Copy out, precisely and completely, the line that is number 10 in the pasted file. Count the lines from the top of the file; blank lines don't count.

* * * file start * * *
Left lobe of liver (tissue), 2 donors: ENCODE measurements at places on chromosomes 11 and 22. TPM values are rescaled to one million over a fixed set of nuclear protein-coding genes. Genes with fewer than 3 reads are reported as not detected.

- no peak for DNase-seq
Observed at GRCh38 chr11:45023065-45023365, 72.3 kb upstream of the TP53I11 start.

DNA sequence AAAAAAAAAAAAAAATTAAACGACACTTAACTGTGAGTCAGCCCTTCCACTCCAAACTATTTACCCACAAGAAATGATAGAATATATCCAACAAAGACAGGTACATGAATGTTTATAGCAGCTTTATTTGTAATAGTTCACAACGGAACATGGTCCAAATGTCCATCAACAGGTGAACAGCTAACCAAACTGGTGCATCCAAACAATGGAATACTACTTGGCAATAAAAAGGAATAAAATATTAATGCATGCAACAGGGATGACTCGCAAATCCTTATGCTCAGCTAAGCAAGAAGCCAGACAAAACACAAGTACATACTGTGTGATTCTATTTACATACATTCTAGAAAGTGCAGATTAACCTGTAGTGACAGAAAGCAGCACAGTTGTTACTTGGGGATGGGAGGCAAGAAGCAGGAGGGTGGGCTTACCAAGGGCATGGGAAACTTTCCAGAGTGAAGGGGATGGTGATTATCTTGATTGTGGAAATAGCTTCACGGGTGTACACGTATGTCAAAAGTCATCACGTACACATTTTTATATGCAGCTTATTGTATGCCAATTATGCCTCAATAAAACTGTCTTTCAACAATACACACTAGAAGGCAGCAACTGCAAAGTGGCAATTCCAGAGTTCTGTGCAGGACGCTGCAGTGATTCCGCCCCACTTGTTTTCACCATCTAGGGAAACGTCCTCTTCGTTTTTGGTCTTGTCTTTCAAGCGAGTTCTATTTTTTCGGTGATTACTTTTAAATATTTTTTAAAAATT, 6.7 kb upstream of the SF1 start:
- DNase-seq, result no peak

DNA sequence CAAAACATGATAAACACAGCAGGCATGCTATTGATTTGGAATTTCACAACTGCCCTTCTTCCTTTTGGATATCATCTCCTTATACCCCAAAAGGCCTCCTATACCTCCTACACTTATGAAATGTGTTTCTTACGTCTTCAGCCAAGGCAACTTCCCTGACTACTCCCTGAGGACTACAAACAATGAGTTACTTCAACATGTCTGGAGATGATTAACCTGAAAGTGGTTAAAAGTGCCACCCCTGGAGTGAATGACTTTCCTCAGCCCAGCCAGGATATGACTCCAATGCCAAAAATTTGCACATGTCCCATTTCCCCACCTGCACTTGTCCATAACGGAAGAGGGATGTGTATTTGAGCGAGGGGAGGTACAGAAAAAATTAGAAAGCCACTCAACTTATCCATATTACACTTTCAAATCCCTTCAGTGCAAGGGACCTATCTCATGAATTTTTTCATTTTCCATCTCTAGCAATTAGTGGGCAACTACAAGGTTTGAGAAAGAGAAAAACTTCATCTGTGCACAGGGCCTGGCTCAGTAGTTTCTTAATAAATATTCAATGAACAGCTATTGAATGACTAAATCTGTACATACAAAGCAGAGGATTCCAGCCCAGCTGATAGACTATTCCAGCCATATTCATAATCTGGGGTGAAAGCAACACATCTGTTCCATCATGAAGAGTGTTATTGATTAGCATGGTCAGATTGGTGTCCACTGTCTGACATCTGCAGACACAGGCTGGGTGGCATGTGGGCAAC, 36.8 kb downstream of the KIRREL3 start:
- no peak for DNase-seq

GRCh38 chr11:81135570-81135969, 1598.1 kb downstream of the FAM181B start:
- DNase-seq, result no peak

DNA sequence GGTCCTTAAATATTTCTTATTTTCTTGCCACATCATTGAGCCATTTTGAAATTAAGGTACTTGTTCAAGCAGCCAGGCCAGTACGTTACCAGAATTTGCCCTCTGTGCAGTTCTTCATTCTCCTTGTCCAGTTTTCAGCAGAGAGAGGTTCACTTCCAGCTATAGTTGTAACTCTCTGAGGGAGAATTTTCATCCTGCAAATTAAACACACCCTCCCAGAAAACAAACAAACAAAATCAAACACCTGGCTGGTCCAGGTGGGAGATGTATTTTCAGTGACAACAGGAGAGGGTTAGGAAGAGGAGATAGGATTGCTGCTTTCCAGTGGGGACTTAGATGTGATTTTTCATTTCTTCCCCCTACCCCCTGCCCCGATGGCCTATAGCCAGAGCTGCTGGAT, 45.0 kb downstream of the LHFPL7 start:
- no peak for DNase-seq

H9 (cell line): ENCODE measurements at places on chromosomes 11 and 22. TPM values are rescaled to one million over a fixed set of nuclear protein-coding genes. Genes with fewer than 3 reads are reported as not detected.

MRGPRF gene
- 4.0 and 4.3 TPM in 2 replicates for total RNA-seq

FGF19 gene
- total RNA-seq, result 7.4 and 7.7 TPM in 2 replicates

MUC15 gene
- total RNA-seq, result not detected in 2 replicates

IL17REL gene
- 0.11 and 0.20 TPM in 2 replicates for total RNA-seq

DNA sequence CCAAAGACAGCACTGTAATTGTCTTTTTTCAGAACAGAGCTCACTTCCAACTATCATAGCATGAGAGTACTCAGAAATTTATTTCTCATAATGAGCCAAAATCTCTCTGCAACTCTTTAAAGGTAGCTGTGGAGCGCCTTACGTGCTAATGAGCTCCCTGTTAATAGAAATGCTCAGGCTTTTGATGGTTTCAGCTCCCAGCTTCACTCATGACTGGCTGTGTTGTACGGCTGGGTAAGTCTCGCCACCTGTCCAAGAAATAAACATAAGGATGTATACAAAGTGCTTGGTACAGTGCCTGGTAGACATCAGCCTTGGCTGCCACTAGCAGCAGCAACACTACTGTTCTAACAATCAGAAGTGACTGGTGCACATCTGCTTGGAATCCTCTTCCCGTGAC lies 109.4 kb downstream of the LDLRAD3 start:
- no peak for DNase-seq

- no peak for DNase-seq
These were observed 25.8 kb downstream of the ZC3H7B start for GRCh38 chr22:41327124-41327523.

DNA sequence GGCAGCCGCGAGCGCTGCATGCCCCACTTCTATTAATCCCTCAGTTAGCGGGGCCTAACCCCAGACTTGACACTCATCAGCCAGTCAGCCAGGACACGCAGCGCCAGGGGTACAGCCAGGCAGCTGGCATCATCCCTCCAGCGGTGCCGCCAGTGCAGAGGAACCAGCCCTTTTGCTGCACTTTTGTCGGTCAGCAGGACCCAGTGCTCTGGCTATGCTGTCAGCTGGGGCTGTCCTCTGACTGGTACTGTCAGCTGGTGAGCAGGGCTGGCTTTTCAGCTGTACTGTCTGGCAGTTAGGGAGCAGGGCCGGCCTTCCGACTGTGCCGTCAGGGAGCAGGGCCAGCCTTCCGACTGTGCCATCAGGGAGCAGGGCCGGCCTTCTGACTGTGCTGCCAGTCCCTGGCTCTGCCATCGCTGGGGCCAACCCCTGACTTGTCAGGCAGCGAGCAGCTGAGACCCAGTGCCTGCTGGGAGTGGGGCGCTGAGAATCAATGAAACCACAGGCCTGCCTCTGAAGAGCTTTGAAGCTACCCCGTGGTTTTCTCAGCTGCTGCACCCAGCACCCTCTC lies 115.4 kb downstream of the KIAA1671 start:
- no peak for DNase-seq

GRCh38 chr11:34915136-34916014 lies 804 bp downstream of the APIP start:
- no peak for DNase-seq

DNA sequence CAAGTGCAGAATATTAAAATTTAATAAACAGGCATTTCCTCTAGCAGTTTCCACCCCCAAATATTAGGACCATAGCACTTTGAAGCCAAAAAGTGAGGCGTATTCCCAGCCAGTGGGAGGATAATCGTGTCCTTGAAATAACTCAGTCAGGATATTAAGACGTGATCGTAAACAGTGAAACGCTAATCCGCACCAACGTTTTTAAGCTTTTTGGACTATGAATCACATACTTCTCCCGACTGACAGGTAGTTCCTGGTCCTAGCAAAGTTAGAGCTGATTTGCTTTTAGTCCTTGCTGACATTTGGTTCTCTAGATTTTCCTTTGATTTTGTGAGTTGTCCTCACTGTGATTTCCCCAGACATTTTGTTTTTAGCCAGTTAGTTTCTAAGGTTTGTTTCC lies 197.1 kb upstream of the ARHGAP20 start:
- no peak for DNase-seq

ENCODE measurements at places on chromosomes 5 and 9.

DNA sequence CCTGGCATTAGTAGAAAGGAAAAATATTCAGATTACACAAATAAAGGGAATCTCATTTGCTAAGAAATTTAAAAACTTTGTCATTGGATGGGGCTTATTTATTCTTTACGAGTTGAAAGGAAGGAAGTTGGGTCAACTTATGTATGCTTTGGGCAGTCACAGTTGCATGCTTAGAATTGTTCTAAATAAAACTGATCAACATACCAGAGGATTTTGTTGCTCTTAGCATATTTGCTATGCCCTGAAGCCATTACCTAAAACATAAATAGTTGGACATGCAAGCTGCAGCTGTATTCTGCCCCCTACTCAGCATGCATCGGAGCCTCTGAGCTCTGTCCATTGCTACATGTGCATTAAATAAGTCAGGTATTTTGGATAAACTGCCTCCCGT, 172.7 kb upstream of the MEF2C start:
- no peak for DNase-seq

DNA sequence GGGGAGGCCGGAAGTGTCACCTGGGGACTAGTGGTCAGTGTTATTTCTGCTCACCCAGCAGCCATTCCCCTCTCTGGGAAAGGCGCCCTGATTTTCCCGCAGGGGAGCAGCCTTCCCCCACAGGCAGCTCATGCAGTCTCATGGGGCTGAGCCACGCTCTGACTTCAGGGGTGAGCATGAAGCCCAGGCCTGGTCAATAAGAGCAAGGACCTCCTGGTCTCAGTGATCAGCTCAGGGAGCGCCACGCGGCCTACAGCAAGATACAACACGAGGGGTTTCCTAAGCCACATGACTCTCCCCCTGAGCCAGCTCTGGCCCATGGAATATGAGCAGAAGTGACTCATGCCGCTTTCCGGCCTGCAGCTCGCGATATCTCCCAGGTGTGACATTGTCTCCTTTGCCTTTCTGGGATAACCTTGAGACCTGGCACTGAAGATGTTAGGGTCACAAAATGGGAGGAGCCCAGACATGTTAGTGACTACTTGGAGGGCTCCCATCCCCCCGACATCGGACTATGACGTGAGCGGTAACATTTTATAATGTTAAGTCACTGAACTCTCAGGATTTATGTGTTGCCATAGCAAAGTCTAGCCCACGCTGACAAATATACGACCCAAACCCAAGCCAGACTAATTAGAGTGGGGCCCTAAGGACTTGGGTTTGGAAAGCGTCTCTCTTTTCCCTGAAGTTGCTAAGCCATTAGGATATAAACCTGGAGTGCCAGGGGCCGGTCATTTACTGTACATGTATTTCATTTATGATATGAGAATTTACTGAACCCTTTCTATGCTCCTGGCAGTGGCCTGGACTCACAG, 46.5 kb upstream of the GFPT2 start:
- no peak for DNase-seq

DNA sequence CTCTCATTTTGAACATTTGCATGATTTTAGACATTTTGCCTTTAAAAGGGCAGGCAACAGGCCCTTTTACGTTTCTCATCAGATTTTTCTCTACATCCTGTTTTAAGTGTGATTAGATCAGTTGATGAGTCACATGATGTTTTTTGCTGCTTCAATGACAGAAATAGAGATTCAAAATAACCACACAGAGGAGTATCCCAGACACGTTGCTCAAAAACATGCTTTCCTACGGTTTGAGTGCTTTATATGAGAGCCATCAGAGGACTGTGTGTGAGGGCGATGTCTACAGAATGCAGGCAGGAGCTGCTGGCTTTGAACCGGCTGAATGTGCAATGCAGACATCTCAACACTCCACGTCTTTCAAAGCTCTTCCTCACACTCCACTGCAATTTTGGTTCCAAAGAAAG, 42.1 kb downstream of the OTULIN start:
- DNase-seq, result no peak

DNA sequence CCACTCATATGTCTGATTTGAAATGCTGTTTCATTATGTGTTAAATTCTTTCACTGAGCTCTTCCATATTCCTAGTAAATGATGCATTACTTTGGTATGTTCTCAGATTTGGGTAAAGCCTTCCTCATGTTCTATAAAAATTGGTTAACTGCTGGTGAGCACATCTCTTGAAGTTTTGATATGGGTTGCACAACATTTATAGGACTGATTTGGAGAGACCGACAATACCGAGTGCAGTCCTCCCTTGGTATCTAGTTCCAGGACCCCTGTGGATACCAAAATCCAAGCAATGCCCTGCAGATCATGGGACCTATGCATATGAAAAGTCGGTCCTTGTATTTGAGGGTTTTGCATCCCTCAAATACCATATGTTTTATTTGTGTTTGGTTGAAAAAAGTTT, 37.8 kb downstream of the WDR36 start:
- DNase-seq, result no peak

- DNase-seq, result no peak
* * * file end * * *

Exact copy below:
DNA sequence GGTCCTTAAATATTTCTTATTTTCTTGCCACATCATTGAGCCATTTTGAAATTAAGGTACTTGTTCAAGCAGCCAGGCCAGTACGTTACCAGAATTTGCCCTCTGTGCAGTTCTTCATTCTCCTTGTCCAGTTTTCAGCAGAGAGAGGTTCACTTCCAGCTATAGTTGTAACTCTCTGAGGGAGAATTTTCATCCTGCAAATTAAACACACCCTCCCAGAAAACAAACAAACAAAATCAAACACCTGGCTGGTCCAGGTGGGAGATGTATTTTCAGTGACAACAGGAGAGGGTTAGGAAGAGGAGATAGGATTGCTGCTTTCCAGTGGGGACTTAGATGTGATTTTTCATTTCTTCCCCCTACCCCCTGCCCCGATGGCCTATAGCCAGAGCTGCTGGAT, 45.0 kb downstream of the LHFPL7 start: